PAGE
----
TORONTO (Reuters) - Canada’s Supreme Court ruled on Thursday that police do not need a warrant to collect DNA from a male suspect’s genitals, potentially making it easier for authorities to secure sexual assault convictions.
The country’s top court ruled police may perform penile swabs on an arrested person if they believe it will reveal and preserve relevant evidence and if done in a “reasonable manner.”
Police have greater search powers when dealing with people who are arrested, and a penile swab, which seeks a complainant’s DNA and not the suspect’s, would be a reasonable part of that, the court ruled.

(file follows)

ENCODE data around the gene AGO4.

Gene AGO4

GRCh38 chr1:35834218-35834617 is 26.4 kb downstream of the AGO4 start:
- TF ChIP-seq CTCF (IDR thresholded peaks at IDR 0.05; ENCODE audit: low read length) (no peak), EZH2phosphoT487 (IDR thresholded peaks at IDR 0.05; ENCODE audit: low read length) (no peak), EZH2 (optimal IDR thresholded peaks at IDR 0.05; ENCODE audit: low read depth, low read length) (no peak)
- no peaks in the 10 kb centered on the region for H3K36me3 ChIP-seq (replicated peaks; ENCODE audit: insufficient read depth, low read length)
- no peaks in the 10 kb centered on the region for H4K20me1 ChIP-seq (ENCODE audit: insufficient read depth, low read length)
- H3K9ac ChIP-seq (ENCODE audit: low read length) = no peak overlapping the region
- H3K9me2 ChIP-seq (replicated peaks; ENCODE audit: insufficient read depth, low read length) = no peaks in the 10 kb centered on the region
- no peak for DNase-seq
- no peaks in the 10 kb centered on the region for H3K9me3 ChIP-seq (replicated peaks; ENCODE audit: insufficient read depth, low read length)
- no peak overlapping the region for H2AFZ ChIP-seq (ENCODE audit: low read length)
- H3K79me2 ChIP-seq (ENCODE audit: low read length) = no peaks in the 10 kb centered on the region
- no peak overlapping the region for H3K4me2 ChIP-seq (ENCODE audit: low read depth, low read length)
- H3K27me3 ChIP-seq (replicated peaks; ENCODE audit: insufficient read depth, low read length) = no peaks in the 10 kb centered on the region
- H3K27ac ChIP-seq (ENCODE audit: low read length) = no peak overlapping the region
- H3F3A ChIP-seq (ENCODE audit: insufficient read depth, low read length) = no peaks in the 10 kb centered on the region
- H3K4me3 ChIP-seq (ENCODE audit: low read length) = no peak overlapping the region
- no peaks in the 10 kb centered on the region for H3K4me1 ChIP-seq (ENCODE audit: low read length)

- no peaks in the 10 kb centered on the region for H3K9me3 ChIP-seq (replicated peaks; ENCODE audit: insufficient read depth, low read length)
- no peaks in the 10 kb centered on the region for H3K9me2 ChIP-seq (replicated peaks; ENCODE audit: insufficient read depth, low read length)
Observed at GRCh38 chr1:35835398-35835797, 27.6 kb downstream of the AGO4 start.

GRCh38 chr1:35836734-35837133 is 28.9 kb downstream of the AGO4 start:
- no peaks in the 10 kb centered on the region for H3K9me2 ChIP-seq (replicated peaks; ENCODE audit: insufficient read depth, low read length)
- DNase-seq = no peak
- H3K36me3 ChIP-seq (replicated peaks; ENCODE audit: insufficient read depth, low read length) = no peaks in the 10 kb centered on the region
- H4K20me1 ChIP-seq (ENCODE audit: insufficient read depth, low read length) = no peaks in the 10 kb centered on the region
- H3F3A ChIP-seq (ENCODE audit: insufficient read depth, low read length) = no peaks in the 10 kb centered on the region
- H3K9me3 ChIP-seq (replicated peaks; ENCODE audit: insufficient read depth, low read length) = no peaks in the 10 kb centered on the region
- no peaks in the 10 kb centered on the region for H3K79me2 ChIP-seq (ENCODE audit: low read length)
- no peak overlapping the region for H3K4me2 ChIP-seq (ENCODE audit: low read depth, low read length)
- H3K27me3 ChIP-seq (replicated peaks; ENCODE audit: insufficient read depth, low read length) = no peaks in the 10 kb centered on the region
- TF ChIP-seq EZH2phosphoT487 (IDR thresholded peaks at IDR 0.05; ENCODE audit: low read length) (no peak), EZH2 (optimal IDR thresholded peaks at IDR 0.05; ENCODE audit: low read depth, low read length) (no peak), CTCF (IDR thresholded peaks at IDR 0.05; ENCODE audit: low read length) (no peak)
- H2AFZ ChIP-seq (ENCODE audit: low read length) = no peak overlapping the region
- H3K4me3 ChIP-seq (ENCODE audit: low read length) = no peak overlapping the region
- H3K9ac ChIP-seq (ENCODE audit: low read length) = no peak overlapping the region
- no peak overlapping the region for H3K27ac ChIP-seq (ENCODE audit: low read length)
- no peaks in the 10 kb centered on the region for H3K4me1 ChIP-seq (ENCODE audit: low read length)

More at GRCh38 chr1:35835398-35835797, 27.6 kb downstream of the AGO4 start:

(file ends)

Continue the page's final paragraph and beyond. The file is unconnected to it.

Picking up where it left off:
The court ruled against a man from the western province of Alberta whose sexual assault conviction was based on DNA evidence from a penile swab done without a warrant.
Ali Hassan Saeed was accused of sexually assaulting a female acquaintance in 2011. While in custody, he was asked by a police officer to “wipe his own penis with a swab while the officer watched,” according to the Supreme Court.
After his conviction, Ali unsuccessfully raised the issue to a provincial court of appeal.
The Supreme Court ruled that while the swab violated his privacy, it was not done in a humiliating way and did not “fundamentally violate his human dignity.”
Reporting by Ethan Lou in Toronto; Editing by Alan Crosby